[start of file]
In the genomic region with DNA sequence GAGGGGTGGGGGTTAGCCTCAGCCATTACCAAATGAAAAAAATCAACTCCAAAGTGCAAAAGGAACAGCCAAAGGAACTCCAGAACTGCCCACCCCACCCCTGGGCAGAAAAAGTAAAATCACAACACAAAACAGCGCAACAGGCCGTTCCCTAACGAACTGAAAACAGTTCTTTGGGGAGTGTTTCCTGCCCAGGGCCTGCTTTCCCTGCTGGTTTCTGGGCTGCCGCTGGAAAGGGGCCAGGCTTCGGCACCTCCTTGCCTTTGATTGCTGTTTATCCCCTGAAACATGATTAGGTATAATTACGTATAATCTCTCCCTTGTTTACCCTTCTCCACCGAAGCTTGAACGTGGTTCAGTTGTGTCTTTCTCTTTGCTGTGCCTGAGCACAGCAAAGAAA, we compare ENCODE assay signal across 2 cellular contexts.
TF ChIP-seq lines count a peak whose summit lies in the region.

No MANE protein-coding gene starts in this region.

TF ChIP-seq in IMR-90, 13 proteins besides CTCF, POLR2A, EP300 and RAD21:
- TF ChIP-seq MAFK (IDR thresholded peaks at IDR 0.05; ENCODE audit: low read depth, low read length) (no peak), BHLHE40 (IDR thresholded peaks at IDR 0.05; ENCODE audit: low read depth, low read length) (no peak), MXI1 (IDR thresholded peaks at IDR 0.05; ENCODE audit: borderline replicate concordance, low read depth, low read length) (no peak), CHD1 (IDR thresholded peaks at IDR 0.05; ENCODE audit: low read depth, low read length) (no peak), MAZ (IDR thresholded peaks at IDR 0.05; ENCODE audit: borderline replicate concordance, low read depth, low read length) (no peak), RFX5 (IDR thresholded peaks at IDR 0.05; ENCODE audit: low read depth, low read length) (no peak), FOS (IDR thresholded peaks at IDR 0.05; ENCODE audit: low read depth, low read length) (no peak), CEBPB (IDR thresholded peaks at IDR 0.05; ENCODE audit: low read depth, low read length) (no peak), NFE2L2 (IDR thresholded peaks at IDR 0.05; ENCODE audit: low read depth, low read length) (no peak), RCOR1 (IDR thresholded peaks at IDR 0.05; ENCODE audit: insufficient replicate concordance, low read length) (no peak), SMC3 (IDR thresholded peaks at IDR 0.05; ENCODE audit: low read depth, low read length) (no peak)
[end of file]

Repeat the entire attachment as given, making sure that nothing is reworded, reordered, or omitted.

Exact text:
In the genomic region with DNA sequence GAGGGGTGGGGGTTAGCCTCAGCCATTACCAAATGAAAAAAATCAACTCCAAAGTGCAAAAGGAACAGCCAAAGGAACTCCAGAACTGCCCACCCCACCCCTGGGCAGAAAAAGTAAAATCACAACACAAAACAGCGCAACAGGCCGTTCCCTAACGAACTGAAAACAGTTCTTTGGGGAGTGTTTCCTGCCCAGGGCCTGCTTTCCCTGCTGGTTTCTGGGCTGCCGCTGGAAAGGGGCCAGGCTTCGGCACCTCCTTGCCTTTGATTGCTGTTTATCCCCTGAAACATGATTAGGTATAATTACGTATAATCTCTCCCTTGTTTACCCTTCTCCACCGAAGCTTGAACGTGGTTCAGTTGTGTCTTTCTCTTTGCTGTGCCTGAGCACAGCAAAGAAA, we compare ENCODE assay signal across 2 cellular contexts.
TF ChIP-seq lines count a peak whose summit lies in the region.

No MANE protein-coding gene starts in this region.

TF ChIP-seq in IMR-90, 13 proteins besides CTCF, POLR2A, EP300 and RAD21:
- TF ChIP-seq MAFK (IDR thresholded peaks at IDR 0.05; ENCODE audit: low read depth, low read length) (no peak), BHLHE40 (IDR thresholded peaks at IDR 0.05; ENCODE audit: low read depth, low read length) (no peak), MXI1 (IDR thresholded peaks at IDR 0.05; ENCODE audit: borderline replicate concordance, low read depth, low read length) (no peak), CHD1 (IDR thresholded peaks at IDR 0.05; ENCODE audit: low read depth, low read length) (no peak), MAZ (IDR thresholded peaks at IDR 0.05; ENCODE audit: borderline replicate concordance, low read depth, low read length) (no peak), RFX5 (IDR thresholded peaks at IDR 0.05; ENCODE audit: low read depth, low read length) (no peak), FOS (IDR thresholded peaks at IDR 0.05; ENCODE audit: low read depth, low read length) (no peak), CEBPB (IDR thresholded peaks at IDR 0.05; ENCODE audit: low read depth, low read length) (no peak), NFE2L2 (IDR thresholded peaks at IDR 0.05; ENCODE audit: low read depth, low read length) (no peak), RCOR1 (IDR thresholded peaks at IDR 0.05; ENCODE audit: insufficient replicate concordance, low read length) (no peak), SMC3 (IDR thresholded peaks at IDR 0.05; ENCODE audit: low read depth, low read length) (no peak)